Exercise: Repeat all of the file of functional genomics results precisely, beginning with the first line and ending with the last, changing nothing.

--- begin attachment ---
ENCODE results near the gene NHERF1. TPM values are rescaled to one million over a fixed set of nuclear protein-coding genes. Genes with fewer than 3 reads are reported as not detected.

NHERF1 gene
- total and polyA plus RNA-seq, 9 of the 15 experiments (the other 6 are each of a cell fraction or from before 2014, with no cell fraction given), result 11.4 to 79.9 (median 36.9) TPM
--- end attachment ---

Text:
ENCODE results near the gene NHERF1. TPM values are rescaled to one million over a fixed set of nuclear protein-coding genes. Genes with fewer than 3 reads are reported as not detected.

NHERF1 gene
- total and polyA plus RNA-seq, 9 of the 15 experiments (the other 6 are each of a cell fraction or from before 2014, with no cell fraction given), result 11.4 to 79.9 (median 36.9) TPM